Kimmel’s ‘Girl on Fire’ Hoax and the Two Traditions Within the History of Hoaxing —
Daniel Engber doesn't think Jimmy Kimmel's "Twerking Girl on Fire"
hoax was very funny. He wrote in Slate
I think it illustrates everything that's wrong with viral marketing. Kimmel's prank is not a biting satire, nor is it a mirror to our stupid culture. It's a hostile, self-promoting act—a covert ad for Jimmy Kimmel Live—rendered as ironic acid that corrodes our sense of wonder.
At times Engber's critique became so over-the-top that I wasn't sure if he was being entirely serious, or if he was deliberately trolling. Nevertheless, what he wrote did make me think of an ongoing controversy within the world of hoaxing. The issue is that there are two traditions within the history of hoaxing, and these two traditions have never been able to agree on what constitutes a good hoax.
The first tradition dates back to the 18th century Enlighenment — the Age of Reason. Those promoting the values of the Enlightenment (people like Benjamin Franklin
and Jonathan Swift
) recognized that hoaxes were a great vehicle for exposing credulity and superstition. Irrationalism could be shamed (and hopefully banished) by exposing it to ridicule and laughter. So in this tradition, hoaxes were acceptable if they served as educational tools for creating an informed citizenry.
The second tradition dates to the "market revolution" of the early 19th century, when entrepreneurs (in particular, newspaper editors and showmen such as P.T. Barnum
) realized that hoaxes might be a good way of exposing credulity, but they were also a great way of attracting public attention. In other words, hoaxes could be cheap and highly effective ads.
Defenders of this tradition argued that being educational shouldn't be the only standard for a good hoax — that a hoax could also be good if it was clever and amusing, and offered the public entertainment value in return for being deceived.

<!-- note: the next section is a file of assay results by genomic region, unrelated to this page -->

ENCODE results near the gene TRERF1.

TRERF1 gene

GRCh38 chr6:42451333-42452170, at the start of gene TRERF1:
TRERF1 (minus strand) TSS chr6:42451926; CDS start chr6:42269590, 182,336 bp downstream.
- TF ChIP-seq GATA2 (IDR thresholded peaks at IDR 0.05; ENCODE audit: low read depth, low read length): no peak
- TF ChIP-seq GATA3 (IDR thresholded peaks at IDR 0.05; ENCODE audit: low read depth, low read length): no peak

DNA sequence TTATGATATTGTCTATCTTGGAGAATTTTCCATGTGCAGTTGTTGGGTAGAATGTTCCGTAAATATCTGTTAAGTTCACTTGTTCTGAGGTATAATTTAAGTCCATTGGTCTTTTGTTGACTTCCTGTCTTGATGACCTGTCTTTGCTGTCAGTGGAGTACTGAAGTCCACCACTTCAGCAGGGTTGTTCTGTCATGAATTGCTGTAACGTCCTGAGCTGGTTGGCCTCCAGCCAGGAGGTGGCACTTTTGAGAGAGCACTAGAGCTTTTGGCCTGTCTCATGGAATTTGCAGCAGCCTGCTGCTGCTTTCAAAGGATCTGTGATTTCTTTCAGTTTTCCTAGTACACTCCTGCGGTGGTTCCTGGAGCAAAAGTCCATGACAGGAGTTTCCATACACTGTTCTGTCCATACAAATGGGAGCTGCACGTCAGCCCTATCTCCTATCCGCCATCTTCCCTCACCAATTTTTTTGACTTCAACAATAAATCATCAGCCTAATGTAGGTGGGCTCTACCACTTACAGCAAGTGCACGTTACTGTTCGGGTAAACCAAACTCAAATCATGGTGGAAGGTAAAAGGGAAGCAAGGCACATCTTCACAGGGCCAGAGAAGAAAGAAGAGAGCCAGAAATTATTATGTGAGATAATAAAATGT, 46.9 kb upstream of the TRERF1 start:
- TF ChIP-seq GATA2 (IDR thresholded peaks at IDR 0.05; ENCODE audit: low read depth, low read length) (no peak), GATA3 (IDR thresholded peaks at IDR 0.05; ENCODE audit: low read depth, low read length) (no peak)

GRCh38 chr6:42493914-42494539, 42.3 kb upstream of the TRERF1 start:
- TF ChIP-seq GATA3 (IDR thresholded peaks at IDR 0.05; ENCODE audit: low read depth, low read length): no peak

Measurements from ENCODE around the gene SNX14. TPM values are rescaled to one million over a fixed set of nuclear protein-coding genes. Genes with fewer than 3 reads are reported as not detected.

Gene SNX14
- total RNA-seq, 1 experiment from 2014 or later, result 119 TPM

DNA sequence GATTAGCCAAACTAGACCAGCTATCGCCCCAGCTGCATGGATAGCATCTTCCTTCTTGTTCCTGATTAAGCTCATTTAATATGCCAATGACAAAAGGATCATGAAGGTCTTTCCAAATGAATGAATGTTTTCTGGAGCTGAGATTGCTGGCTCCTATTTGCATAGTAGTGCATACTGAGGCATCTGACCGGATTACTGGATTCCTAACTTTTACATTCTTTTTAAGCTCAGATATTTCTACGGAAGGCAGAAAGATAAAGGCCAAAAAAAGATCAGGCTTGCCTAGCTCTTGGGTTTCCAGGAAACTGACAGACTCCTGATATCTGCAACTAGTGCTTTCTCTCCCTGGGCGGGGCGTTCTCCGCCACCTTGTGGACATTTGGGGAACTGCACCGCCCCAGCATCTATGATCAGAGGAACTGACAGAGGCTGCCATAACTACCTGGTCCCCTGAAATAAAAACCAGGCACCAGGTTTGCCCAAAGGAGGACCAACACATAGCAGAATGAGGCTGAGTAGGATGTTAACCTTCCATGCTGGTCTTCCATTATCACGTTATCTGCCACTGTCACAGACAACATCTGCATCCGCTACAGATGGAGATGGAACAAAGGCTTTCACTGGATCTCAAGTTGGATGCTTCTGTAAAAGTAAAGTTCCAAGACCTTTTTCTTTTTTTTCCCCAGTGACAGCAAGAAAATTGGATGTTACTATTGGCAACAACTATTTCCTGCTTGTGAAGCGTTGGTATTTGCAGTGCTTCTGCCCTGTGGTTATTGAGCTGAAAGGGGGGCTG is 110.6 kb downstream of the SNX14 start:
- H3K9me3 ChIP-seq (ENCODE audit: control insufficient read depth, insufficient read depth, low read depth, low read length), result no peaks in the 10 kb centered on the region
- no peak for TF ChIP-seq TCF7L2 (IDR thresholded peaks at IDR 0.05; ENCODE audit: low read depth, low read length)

So, on the one hand, you have the enlightenment tradition of hoaxes as educational tools to promote reason and skepticism. And on the other hand, you have the entrepreneurial tradition of hoaxes as deceptive but entertaining publicity stunts.
Proponents of the enlightenment view of hoaxes have never been happy about what they see as cheap, self-promoting entrepreneurial hoaxes — and this sense of resentment continues to this day, as evidenced by Engber's article.
But the thing is, many of the most celebrated hoaxes since the early 19th century have been of the entrepreneurial, self-promoting kind. The Great Moon Hoax of 1835
, the Cardiff Giant
, and all of Barnum's hoaxes certainly fall into that camp.
Where do I stand in the debate? Well, as someone who studies the history of hoaxing, I don't have to take sides. I report on the phenomenon as a whole. (Though I have to admit I thought Kimmel's hoax was amusing, even if it didn't serve any grand, educational purpose.)
However, both the enlightenment and entrepreneurial traditions agree that good hoaxes should be created with the intention of being eventually exposed — usually to the embarrassment of their victims. If a hoaxer never intends for his deception to be unmasked, then he's simply trying to get away something. The hoax becomes a species of fraud.
So I think Engber is totally wrong when, later in his article, he suggests that Kimmel's 'Twerking Girl on Fire' hoax was no different than the hoaxes of Stephen Glass
, James Frey
, or Richard Heene
. None of them wanted their deceptions to be exposed. They were hoping to get away with something. There's clearly a difference.